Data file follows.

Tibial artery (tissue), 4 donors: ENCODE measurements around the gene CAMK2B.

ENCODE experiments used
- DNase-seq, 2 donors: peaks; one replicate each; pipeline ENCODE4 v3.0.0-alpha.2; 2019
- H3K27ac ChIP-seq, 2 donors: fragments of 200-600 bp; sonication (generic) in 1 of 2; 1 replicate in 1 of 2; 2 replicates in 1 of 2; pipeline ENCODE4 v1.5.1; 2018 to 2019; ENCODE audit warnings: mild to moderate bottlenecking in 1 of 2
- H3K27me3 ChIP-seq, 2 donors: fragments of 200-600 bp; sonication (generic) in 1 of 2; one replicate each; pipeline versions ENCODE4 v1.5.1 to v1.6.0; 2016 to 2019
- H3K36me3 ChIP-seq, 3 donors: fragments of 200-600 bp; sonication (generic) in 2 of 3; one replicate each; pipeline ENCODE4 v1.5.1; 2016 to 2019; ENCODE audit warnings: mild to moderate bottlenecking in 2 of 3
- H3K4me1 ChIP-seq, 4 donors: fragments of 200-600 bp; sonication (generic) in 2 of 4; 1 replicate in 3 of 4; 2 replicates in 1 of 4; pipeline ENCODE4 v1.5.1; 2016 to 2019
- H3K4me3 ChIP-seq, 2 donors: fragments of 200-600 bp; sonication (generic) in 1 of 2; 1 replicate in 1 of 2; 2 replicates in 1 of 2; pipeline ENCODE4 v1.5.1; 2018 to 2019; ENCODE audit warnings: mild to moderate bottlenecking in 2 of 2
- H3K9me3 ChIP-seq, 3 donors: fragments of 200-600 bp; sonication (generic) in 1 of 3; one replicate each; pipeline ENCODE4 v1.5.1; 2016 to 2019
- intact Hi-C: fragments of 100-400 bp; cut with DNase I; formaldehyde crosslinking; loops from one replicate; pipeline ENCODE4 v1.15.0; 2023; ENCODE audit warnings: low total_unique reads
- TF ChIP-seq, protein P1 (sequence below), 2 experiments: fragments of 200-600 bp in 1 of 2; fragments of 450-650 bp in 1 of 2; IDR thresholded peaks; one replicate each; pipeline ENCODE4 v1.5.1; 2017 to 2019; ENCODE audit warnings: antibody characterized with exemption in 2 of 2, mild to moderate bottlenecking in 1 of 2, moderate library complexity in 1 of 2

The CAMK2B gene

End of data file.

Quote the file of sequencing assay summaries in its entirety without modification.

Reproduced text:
Tibial artery (tissue), 4 donors: ENCODE measurements around the gene CAMK2B.

ENCODE experiments used
- DNase-seq, 2 donors: peaks; one replicate each; pipeline ENCODE4 v3.0.0-alpha.2; 2019
- H3K27ac ChIP-seq, 2 donors: fragments of 200-600 bp; sonication (generic) in 1 of 2; 1 replicate in 1 of 2; 2 replicates in 1 of 2; pipeline ENCODE4 v1.5.1; 2018 to 2019; ENCODE audit warnings: mild to moderate bottlenecking in 1 of 2
- H3K27me3 ChIP-seq, 2 donors: fragments of 200-600 bp; sonication (generic) in 1 of 2; one replicate each; pipeline versions ENCODE4 v1.5.1 to v1.6.0; 2016 to 2019
- H3K36me3 ChIP-seq, 3 donors: fragments of 200-600 bp; sonication (generic) in 2 of 3; one replicate each; pipeline ENCODE4 v1.5.1; 2016 to 2019; ENCODE audit warnings: mild to moderate bottlenecking in 2 of 3
- H3K4me1 ChIP-seq, 4 donors: fragments of 200-600 bp; sonication (generic) in 2 of 4; 1 replicate in 3 of 4; 2 replicates in 1 of 4; pipeline ENCODE4 v1.5.1; 2016 to 2019
- H3K4me3 ChIP-seq, 2 donors: fragments of 200-600 bp; sonication (generic) in 1 of 2; 1 replicate in 1 of 2; 2 replicates in 1 of 2; pipeline ENCODE4 v1.5.1; 2018 to 2019; ENCODE audit warnings: mild to moderate bottlenecking in 2 of 2
- H3K9me3 ChIP-seq, 3 donors: fragments of 200-600 bp; sonication (generic) in 1 of 3; one replicate each; pipeline ENCODE4 v1.5.1; 2016 to 2019
- intact Hi-C: fragments of 100-400 bp; cut with DNase I; formaldehyde crosslinking; loops from one replicate; pipeline ENCODE4 v1.15.0; 2023; ENCODE audit warnings: low total_unique reads
- TF ChIP-seq, protein P1 (sequence below), 2 experiments: fragments of 200-600 bp in 1 of 2; fragments of 450-650 bp in 1 of 2; IDR thresholded peaks; one replicate each; pipeline ENCODE4 v1.5.1; 2017 to 2019; ENCODE audit warnings: antibody characterized with exemption in 2 of 2, mild to moderate bottlenecking in 1 of 2, moderate library complexity in 1 of 2

The CAMK2B gene